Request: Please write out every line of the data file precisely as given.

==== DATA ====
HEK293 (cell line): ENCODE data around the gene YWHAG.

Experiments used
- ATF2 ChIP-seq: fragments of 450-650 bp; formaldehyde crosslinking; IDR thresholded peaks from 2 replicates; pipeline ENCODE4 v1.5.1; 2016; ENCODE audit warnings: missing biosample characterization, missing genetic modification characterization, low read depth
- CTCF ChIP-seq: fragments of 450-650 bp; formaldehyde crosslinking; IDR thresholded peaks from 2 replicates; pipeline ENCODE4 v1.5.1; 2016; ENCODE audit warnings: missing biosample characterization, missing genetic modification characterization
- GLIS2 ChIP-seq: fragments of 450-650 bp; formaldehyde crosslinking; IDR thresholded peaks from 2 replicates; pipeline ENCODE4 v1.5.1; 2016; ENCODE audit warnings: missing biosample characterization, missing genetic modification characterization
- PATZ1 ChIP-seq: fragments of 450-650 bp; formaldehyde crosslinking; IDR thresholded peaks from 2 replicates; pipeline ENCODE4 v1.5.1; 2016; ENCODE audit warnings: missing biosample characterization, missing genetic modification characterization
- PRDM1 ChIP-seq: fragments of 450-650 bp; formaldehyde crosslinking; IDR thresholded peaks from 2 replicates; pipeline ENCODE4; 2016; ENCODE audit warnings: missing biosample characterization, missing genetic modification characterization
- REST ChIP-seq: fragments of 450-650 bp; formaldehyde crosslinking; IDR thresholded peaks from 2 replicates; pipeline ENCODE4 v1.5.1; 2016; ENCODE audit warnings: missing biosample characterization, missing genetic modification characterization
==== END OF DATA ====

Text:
HEK293 (cell line): ENCODE data around the gene YWHAG.

Experiments used
- ATF2 ChIP-seq: fragments of 450-650 bp; formaldehyde crosslinking; IDR thresholded peaks from 2 replicates; pipeline ENCODE4 v1.5.1; 2016; ENCODE audit warnings: missing biosample characterization, missing genetic modification characterization, low read depth
- CTCF ChIP-seq: fragments of 450-650 bp; formaldehyde crosslinking; IDR thresholded peaks from 2 replicates; pipeline ENCODE4 v1.5.1; 2016; ENCODE audit warnings: missing biosample characterization, missing genetic modification characterization
- GLIS2 ChIP-seq: fragments of 450-650 bp; formaldehyde crosslinking; IDR thresholded peaks from 2 replicates; pipeline ENCODE4 v1.5.1; 2016; ENCODE audit warnings: missing biosample characterization, missing genetic modification characterization
- PATZ1 ChIP-seq: fragments of 450-650 bp; formaldehyde crosslinking; IDR thresholded peaks from 2 replicates; pipeline ENCODE4 v1.5.1; 2016; ENCODE audit warnings: missing biosample characterization, missing genetic modification characterization
- PRDM1 ChIP-seq: fragments of 450-650 bp; formaldehyde crosslinking; IDR thresholded peaks from 2 replicates; pipeline ENCODE4; 2016; ENCODE audit warnings: missing biosample characterization, missing genetic modification characterization
- REST ChIP-seq: fragments of 450-650 bp; formaldehyde crosslinking; IDR thresholded peaks from 2 replicates; pipeline ENCODE4 v1.5.1; 2016; ENCODE audit warnings: missing biosample characterization, missing genetic modification characterization